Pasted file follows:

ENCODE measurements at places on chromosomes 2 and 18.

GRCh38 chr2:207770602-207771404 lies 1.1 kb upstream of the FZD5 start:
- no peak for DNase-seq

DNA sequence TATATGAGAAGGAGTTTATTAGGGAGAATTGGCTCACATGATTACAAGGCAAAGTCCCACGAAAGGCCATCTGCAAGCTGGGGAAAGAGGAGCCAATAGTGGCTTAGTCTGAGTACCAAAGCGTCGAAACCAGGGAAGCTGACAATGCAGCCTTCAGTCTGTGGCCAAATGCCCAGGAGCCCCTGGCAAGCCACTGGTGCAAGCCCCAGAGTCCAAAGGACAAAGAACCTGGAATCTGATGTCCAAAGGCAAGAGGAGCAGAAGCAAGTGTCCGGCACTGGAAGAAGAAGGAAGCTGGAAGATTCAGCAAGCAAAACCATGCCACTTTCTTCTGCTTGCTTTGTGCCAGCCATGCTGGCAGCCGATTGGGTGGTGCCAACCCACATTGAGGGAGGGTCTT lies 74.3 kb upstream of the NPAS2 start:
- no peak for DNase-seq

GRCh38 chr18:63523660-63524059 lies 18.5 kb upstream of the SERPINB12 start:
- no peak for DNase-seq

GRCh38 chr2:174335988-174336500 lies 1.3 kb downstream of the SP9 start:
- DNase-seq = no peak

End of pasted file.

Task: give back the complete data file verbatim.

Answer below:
ENCODE measurements at places on chromosomes 2 and 18.

GRCh38 chr2:207770602-207771404 lies 1.1 kb upstream of the FZD5 start:
- no peak for DNase-seq

DNA sequence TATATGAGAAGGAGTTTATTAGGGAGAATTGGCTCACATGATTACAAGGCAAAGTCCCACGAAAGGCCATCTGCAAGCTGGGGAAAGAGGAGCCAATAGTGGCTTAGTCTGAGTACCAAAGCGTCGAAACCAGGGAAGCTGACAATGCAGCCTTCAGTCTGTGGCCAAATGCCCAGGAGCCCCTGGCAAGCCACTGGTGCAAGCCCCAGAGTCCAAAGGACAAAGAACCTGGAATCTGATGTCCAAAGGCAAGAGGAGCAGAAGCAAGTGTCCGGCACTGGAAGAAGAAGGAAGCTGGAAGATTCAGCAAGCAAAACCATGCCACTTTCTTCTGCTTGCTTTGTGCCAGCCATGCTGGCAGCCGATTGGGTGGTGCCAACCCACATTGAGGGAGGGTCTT lies 74.3 kb upstream of the NPAS2 start:
- no peak for DNase-seq

GRCh38 chr18:63523660-63524059 lies 18.5 kb upstream of the SERPINB12 start:
- no peak for DNase-seq

GRCh38 chr2:174335988-174336500 lies 1.3 kb downstream of the SP9 start:
- DNase-seq = no peak